Over twenty years ago, I was sitting in a conference room on the campus of the University of California at Berkeley, along with some thirty other people — academics as well as Indigenous knowledge holders and activists. It was October 1996, and we had gathered there for the international symposium “Endangered Languages, Endangered Knowledge, Endangered Environments,” which would launch Terralingua and help catapult the idea of biocultural diversity onto the global scene.
We had been sitting in that room for three long and intense days, delving into the links between language, knowledge, and the environment. We had explored the causes and consequences of what Dave Harmon, a Terralingua co-founder, had called the “converging extinction crisis” — the simultaneous and interrelated loss of biological, cultural, and linguistic diversity. And we had discussed the urgency of action to stem the erosion of all three manifestations of the diversity of life on earth and sustain vitality and resilience of the planet and its peoples.
It was perhaps the first time ever that such a heterogeneous group of individuals — linguists, anthropologists, ethnobiologists, ethnoecologists, cognitive psychologists, philosophers, natural scientists, conservationists, natural resource managers, economists, Indigenous rights advocates, Indigenous language and culture champions — had been talking in the same room, discovering connections, building bridges. When it came to the “converging extinction crisis,” we realized, we were all in it together, and needed to work together to understand and to act.
Suddenly, a vivid image formed in my mind, and without premeditation I opened my mouth to share it. It was an image of what I thought of as “the new university”: a place of learning that would be suitable for forging the kind of integrated knowledge and action that I felt was needed to tackle one of the foremost challenges of our times. I saw the campus of this “new university” in my mind’s eye. Not separate buildings like so many silos scattered on an agricultural landscape, but a single one. Not a square, but a circle. No walls, but open windows. No ivory tower, but wide passageways leading to and from the “real world” outside. No sitting in classrooms, but walking as in ancient Aristotelian times. No labyrinthine corridors, but only one ring running around the building for people to circulate round and round. And no departments, but doors wide open across the sciences, technology, the humanities, and the arts, for everyone to go on a walking quest to learn about the interconnectedness of reality and of ideas and about our place as humans: as a part of nature, not apart from and dominant over it.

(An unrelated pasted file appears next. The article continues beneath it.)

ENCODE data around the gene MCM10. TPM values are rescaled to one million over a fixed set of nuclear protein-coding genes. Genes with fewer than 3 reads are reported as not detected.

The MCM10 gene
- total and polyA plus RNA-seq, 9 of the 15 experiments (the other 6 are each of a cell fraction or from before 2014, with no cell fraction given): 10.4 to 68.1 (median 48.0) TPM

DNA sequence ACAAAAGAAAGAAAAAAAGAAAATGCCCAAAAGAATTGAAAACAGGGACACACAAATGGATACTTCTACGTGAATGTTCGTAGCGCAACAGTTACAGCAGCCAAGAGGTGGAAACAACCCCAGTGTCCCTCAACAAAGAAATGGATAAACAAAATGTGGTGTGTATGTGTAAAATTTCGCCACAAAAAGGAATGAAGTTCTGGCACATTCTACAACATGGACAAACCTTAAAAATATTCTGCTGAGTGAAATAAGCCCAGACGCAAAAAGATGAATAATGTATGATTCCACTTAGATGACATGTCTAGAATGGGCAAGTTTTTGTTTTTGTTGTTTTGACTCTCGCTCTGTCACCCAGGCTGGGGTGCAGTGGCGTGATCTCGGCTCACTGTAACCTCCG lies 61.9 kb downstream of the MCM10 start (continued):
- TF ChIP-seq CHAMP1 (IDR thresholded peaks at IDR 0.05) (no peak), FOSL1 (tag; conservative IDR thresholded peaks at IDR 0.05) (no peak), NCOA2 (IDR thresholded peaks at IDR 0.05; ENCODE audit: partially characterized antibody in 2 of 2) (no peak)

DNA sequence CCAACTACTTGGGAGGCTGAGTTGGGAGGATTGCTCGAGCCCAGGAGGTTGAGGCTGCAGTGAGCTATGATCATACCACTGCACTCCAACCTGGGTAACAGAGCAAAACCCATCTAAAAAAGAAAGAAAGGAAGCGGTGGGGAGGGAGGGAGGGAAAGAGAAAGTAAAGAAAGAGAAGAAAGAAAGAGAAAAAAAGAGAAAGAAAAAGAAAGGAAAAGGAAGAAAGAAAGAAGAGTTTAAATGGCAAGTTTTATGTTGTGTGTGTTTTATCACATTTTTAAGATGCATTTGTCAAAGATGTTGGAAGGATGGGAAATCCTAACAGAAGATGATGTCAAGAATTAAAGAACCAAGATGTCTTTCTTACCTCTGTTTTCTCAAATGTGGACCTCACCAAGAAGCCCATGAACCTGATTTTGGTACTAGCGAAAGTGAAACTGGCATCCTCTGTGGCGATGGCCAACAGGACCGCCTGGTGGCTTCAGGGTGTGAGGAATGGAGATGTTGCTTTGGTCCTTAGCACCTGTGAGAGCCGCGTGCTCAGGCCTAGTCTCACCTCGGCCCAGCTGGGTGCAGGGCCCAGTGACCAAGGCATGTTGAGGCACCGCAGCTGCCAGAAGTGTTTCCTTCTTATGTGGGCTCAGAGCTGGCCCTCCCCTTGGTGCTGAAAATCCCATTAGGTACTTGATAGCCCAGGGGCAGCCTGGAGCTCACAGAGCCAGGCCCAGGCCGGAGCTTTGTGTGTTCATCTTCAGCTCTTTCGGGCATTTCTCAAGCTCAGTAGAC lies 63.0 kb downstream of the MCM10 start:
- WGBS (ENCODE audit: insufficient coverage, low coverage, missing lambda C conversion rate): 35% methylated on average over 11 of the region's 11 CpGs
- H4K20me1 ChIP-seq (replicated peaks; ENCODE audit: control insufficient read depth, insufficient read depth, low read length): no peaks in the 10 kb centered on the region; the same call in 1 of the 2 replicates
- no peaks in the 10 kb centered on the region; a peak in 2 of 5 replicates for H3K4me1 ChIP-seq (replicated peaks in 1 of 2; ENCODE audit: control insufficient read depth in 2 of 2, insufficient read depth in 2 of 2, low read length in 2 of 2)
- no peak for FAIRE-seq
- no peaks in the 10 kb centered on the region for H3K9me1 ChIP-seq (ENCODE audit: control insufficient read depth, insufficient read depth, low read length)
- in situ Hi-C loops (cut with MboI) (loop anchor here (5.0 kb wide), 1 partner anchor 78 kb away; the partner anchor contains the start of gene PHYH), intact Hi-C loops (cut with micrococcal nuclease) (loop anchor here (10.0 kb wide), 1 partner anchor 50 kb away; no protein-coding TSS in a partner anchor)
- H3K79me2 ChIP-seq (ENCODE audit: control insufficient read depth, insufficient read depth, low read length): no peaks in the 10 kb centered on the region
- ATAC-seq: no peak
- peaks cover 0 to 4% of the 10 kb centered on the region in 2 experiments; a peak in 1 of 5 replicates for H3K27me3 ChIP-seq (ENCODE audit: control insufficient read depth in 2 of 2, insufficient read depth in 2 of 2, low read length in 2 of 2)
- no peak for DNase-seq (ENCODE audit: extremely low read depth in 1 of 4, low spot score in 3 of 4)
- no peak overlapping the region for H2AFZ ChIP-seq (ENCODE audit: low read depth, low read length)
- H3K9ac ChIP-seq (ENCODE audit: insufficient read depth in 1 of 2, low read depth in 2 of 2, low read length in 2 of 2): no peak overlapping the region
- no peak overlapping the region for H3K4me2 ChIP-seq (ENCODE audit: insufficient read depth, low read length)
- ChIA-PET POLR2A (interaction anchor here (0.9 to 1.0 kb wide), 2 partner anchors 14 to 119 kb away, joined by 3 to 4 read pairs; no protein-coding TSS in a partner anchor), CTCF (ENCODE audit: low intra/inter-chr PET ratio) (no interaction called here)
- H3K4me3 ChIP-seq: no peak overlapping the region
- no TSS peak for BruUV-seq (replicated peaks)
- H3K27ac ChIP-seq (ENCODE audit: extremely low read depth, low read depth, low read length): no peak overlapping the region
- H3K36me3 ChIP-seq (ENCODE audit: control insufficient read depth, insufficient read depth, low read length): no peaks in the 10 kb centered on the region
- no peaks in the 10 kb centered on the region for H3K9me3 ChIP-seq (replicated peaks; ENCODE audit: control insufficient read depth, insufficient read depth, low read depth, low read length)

From the stunned silence and then the rousing applause that followed that impromptu speech, I figured I must have said something that resonated with all present — something that in some way reflected how other people, too, had come to feel through those three full-immersion days. Perhaps, for that moment, we all shared the same mind and saw the same vision: a vision of integrated knowledge transcending the boundaries of disciplines and knowledge systems, of engaged and ethical knowledge not separate from action but responding to a desire to work together for a better, more just, more sustainable world. I do know that we felt all the more strongly motivated to do just that.
It was only sometime later that I was struck by how similar my out-of-the-blue vision was to Indigenous views of knowledge and learning and, above all, to the idea of the Circle of Life, where everything is related to everything else, and thus everything depends on everything else and must be treated with reverence, respect, and reciprocity. In my vision, I had intersected something that was there all along — if one’s inner eyes would open wide enough to see!
With this Langscape issue’s theme, then, “The Art and Science of Biocultural Diversity,” we’re coming full circle in more ways than one: by going back to the idea of integrating knowledge across disciplinary boundaries and bridging science and the arts; and by joining hands in a big circle with all those who share a deep sense that, to again use Dave Harmon’s words, “there is a basic interconnectedness which defines existence” (Langscape Magazine 5:1, Summer 2016). As Dave puts it, the idea of biocultural diversity is “a framework in which [people] can come to their own understandings about the significance of diversity in nature and culture.”